5. avatar Rick the Bear says:

    “…require an out-of-state concealed carrier to sign in [or] register with the NYPD so we would have a record of who is legally carrying.”

    Would require out-of-state drivers to register with the NY State Police so we know who was legally driving their “high powered” sports cars with “high capacity” gas tanks.

    After all, those cars are vehicles designed for the track and have no place on NY’s roads.

    FIFY

    1. avatar DaveL says:

      I have a better analogy:

      “Okay, since the feds say so, we’re going to have to allow the black folks to vote. But since we have valid local concerns, we’re certainly going to want to institute literacy tests and a poll tax…”

      1. avatar ATFAgentBob says:

        Gotta love modern times when it is perfectly O.K. for the state to bring back some golden oldies like Jim Crow so long as it is only aimed at gun owners….

  6. avatar HP says:

    This just goes to show you how out of touch people from NYC are with the rest of the country (and New York State, for that matter). No one visiting “the city” is going to register a damn thing with the NYPD. That isn’t how guns and freedom work in the rest of the country, at least outside of liberal dystopias like NYC. The hubris of NYC politicians is remarkable, but it’s hardly unique to people of consequence living there. It’s like they think they can snap their fingers and people will eagerly line up to give the police all the details about their guns and themselves. They might have city residents conditioned for that kind of subordination, but the rest of the country isn’t going to play ball. These people are the ones that think firearm confiscation is 100% possible by way of the government simply ordering people to turn their guns in. They can’t imagine a world in which people would dare disobey or question the authorities.

    1. avatar Gman says:

      Well by best guestimates, 95% of the gun owning population in NY state can imagine, as they have chosen not to comply with the SAFE Act mandate for registration of certain scary black long guns and normal capacity magazines.

  7. avatar Gman says:

    National Reciprocity would be great. It is also unconstitutional. One could argue though, that the precedent set forth by the SCOTUS forcing gay marriage upon all the states may be equally applied to this issue. This entire problem exists because the SCOTUS has refused to end the discussion once and for all and do what is Constitutionally right and just. They need to say with one voice, What part of shall not be infringed don’t you fn understand? But me thinks that is unlikely to ever happen.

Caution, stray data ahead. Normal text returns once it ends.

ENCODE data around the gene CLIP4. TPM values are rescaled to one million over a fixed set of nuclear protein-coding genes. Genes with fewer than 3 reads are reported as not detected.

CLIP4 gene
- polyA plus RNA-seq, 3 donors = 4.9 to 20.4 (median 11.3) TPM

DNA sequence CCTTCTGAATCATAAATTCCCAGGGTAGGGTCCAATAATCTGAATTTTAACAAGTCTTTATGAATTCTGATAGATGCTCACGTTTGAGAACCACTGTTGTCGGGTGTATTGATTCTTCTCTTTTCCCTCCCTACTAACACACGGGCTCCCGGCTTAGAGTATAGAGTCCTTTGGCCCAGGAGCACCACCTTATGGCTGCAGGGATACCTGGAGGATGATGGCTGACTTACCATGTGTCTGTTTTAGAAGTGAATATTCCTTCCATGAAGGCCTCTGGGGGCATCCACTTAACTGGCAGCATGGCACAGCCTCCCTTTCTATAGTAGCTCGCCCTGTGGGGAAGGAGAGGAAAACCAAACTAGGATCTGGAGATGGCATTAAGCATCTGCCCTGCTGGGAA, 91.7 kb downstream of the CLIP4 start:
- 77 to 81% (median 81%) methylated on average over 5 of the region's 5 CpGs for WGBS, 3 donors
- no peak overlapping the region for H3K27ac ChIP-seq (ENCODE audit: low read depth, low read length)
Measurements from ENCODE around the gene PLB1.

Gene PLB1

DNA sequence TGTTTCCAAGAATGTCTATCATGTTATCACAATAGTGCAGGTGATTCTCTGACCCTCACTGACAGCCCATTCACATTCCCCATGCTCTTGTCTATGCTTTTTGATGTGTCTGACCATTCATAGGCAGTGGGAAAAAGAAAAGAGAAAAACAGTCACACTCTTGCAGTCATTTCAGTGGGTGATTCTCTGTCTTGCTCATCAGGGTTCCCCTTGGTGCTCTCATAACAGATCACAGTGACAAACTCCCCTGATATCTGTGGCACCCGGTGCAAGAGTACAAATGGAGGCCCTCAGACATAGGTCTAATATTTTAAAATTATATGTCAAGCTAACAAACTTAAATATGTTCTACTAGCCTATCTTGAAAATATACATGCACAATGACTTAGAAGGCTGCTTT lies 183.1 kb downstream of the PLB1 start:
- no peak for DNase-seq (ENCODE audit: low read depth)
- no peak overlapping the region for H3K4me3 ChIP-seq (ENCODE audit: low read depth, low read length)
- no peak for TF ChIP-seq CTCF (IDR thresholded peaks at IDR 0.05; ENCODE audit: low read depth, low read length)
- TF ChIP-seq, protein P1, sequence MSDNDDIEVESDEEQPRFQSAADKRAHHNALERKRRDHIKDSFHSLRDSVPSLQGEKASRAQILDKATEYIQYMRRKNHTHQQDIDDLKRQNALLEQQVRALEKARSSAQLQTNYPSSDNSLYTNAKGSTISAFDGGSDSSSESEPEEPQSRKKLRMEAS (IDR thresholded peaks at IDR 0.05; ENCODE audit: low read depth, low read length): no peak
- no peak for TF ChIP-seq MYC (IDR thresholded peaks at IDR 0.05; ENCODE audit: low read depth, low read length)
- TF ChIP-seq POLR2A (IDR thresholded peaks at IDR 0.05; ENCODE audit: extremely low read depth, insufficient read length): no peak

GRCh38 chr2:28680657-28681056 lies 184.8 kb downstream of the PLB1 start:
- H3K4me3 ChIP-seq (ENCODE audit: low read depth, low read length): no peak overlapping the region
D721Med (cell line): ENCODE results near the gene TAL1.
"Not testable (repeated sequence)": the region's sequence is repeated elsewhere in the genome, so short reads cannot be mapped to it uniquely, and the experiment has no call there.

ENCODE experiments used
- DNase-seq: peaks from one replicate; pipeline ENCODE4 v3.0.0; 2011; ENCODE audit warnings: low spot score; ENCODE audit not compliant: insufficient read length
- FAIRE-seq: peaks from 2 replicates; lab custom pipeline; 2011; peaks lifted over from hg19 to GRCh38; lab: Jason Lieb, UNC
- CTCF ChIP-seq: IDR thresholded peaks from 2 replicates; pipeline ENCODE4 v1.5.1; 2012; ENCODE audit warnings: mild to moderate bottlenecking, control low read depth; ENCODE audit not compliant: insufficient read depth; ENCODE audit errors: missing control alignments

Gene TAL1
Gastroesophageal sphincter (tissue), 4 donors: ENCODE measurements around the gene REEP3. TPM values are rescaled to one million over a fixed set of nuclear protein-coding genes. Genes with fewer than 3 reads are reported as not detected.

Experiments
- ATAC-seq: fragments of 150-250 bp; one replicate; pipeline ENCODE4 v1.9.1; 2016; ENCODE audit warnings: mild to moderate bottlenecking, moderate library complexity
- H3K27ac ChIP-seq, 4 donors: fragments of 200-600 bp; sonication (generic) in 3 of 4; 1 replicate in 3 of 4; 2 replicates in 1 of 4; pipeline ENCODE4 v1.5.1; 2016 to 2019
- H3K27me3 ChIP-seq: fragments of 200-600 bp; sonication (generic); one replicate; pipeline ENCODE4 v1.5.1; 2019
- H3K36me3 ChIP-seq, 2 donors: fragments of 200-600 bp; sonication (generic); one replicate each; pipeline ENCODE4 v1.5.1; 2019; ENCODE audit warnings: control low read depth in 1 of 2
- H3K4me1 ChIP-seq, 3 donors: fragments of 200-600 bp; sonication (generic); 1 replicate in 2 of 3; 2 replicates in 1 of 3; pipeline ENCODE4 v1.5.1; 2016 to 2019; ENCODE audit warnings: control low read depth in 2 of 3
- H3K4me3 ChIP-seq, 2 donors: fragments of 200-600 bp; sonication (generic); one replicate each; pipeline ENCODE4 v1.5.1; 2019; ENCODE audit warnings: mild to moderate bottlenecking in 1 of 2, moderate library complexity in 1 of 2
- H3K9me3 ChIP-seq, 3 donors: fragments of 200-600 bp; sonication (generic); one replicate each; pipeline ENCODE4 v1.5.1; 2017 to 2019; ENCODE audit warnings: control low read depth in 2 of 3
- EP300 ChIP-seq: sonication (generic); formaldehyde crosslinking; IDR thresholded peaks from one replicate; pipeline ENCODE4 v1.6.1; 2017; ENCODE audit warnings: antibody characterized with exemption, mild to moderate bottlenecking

1. avatar Chip Bennett says:

      National Reciprocity would be great. It is also unconstitutional.

      No, it isn’t.

      What is unconstitutional is licensing the exercise of a right constitutionally protected against infringement in the first place.

      The federal government forcing states to stop unconstitutionally infringing upon the rights of citizens is wholly right, and fully constitutional.

      1. avatar Gman says:

        As has been bantered about many times CC is NOT necessarily constitutionally protected. You would certainly would agree that the 2nd does not protect the bearing of arms in any manner whatsoever. That waving a gun around is not a protected bear. And as such one might equally argue that IF one can OC, then CC could be banned or vice versa. As long as one reasonable form of bear is allowed. So I would agree that states which do not restrict the OC bearing of arms may then choose to “license” CC bearing, or vice versa. I would also argue that any state which only offers a “license” option is violating the Constitution. As are states which virtually offer no option.

        1. avatar Chip Bennett says:

          As has been bantered about many times CC is NOT necessarily constitutionally protected. You would certainly would agree that the 2nd does not protect the bearing of arms in any manner whatsoever.

          To the contrary: that is exactly what I would argue.

          That waving a gun around is not a protected bear.

          To bear means to carry. A firearm in the hand is a firearm being used, not a firearm being carried.